Graphic Novel/Comics Review


Global Frequency: Planet Ablaze

(2004) Warren Ellis, Titan Books, 12.99, trdpbk, 142pp, ISBN 1-840-23849-6

The Global Frequency has 1001 members, each with a particular talent placed at the discretionary use of Miranda Zero as a worldwide rescue service - sort of Thunderbirds but without the neat craft. The members might be bio-weapons experts or 'merely' a champion of Le Parkour Running (running across buildings and suchlike), but each are on the Global Frequency and kept in constant communication with Aleph, Miranda's co-ordinator, via mobile vid-phones. This book is a collection of the first six issues of the Wildstorm comic. The first tale, "Bombhead" illustrated by Garry (Marvelman) Leach, concerns a foreign 'sleeper' agent who is an apport (able to teleport objects) who inadvertantly threatens to bring a nuclear device into the heart of San Francisco. "Big Wheel" with Glen (Preacher) Fabry follows a team as they try to take out a 'bionic man' before he can threaten Los Angeles. "Invasive", drawn by Steve (Hellblazer) Dillon, is about an alien memetic invasion ( a 'viral' idea). Roy Allan Martinez illustrates "Hundred" in which a cult take hostages and threaten to blow them up unless Australian authorities hand over control to space-gods. In "Big Sky", with artist Jon J Muth, a Norwegian village becomes catatonic when they experience a consensual mass hallucination of an angel. And in "The Run" London is threatened by an aerosol bomb containing Ebola Zaire, illustrated by David (V for Vendetta) Lloyd.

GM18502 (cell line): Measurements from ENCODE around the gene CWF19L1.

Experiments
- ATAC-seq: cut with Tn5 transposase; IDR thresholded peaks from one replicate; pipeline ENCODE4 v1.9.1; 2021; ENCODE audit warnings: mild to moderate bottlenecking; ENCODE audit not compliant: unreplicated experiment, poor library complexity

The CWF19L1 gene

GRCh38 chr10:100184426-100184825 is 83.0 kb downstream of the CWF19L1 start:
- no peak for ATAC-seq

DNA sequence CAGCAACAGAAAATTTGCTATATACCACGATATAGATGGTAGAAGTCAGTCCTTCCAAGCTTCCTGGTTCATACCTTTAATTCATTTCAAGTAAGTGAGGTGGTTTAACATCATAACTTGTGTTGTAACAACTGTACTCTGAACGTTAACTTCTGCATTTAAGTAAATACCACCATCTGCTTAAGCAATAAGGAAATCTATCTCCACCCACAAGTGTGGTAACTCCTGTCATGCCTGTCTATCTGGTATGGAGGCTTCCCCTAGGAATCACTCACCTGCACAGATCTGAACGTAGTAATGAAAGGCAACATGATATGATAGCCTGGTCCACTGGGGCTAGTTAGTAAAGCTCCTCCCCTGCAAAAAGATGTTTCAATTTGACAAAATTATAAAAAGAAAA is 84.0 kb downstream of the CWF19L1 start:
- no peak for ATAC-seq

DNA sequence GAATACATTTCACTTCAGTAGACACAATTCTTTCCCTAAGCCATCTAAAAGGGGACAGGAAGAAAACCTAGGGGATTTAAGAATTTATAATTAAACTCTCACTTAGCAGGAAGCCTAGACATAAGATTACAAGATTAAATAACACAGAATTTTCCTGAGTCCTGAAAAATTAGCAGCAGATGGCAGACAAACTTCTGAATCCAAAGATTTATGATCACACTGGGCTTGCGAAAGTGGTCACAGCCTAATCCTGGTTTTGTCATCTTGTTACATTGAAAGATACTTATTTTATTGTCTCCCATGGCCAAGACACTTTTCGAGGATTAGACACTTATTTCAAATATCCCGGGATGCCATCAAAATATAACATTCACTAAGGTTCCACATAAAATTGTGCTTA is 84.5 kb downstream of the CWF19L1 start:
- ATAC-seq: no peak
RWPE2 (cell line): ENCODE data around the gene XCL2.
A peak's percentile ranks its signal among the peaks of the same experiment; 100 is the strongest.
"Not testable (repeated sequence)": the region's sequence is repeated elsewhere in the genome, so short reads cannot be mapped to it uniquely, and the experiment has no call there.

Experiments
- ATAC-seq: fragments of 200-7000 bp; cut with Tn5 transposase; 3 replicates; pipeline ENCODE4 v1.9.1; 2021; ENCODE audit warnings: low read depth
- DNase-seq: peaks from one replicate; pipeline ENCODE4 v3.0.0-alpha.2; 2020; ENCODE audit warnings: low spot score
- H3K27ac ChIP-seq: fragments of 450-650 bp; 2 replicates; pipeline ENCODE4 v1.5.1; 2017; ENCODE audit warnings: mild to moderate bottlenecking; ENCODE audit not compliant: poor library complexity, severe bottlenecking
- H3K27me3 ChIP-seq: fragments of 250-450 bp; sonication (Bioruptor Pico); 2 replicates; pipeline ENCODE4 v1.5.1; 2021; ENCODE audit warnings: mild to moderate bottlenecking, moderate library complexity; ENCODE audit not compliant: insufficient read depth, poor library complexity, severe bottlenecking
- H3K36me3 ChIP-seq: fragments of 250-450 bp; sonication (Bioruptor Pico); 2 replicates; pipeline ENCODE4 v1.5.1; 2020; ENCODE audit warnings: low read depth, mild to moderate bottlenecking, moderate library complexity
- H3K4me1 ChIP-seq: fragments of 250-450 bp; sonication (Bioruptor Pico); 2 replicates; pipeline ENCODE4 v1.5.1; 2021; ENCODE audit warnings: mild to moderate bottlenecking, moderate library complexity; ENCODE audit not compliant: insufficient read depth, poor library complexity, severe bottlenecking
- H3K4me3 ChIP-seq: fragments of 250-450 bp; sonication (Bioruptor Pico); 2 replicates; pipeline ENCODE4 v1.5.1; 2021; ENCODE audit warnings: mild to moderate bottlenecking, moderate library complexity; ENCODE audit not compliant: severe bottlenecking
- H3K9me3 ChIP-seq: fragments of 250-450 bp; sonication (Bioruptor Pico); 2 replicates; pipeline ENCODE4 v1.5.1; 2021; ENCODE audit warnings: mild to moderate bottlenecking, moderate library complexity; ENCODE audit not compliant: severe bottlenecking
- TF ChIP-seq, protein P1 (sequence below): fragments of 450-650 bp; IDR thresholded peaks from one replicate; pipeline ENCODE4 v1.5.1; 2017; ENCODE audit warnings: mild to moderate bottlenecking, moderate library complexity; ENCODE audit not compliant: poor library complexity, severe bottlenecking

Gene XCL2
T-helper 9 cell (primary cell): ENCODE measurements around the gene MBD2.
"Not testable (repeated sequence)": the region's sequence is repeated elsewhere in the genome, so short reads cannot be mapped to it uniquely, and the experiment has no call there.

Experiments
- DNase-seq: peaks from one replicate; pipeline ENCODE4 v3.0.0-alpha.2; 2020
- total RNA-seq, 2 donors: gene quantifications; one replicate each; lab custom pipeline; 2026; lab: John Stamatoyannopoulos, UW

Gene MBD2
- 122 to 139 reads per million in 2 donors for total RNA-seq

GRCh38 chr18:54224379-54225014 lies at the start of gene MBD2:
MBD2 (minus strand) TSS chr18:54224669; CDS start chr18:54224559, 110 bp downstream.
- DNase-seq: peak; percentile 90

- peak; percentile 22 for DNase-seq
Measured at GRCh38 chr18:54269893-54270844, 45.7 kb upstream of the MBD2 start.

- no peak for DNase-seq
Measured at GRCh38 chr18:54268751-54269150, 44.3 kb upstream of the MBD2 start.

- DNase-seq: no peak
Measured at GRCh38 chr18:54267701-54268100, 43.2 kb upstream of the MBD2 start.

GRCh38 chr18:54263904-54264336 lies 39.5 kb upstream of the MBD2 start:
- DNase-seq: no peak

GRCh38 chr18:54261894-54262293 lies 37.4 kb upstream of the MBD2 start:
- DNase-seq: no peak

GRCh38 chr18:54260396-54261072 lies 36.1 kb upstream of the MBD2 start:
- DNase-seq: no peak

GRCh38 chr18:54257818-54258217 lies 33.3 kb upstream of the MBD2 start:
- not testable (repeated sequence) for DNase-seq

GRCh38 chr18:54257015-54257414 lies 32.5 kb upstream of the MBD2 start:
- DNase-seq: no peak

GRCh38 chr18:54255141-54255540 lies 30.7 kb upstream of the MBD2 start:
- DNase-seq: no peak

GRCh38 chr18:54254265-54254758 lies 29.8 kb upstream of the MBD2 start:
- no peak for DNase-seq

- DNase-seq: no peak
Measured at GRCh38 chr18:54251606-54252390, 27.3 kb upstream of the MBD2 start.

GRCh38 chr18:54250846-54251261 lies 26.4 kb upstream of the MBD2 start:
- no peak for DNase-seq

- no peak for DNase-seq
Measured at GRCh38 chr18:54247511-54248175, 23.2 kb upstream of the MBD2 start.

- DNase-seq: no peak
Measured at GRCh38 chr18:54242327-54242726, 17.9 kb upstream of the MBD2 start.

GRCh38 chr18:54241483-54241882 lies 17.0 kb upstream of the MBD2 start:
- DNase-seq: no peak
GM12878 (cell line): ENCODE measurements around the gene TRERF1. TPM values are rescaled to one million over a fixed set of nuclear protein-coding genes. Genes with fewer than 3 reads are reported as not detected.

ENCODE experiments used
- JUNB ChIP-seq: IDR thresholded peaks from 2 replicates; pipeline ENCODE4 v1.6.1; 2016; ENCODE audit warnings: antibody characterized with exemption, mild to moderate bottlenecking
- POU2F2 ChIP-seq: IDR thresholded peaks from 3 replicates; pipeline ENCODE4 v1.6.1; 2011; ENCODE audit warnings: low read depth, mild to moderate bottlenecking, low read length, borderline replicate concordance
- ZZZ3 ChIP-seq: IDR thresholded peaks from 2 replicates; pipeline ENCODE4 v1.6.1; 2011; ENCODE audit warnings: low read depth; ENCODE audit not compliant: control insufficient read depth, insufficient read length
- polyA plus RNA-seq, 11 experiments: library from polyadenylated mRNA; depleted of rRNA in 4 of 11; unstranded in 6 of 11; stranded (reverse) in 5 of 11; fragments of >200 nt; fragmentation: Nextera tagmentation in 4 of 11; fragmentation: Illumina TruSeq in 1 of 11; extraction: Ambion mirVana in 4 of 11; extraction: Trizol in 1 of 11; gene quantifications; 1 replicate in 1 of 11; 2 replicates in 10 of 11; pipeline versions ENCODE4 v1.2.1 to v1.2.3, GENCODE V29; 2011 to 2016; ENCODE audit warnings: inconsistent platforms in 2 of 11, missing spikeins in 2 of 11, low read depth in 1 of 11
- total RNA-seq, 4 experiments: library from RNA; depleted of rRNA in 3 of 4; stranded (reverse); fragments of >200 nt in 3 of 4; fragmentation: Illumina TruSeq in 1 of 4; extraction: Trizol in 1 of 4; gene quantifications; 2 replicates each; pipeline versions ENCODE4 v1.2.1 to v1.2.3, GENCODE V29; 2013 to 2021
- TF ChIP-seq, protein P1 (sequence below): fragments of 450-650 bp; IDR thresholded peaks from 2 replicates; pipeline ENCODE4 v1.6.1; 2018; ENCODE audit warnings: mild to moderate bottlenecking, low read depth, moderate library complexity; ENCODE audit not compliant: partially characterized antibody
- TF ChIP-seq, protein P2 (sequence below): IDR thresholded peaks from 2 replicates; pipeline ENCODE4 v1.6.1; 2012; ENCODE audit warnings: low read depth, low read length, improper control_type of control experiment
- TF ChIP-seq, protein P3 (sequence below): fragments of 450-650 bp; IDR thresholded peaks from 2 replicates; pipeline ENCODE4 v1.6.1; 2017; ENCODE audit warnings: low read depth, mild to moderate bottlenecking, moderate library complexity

All of which is very well; the tales exciting, the artwork intriguing, the writing crisp and intelligent, but.. Well, there's little (other than the mere fact of the characters Miranda Zero and Aleph) to link the tales, or provide any backstory, or to explore the origins of the Global Frequency network or, indeed, to lift the idea beyond a few 'race against time' thrillers. Now there's nothing really wrong with that, but I can't help feeling that readers expect a little more, especially from Warren Ellis. Maybe I'm wrong. I await further developments.

Tony Chester

Other of Warren Ellis' work reviewed on this site include: Stormwatch: Final Orbit, Transmetropolitan: Spider's Thrash, Transmetropolitan: Year of the Bastard.


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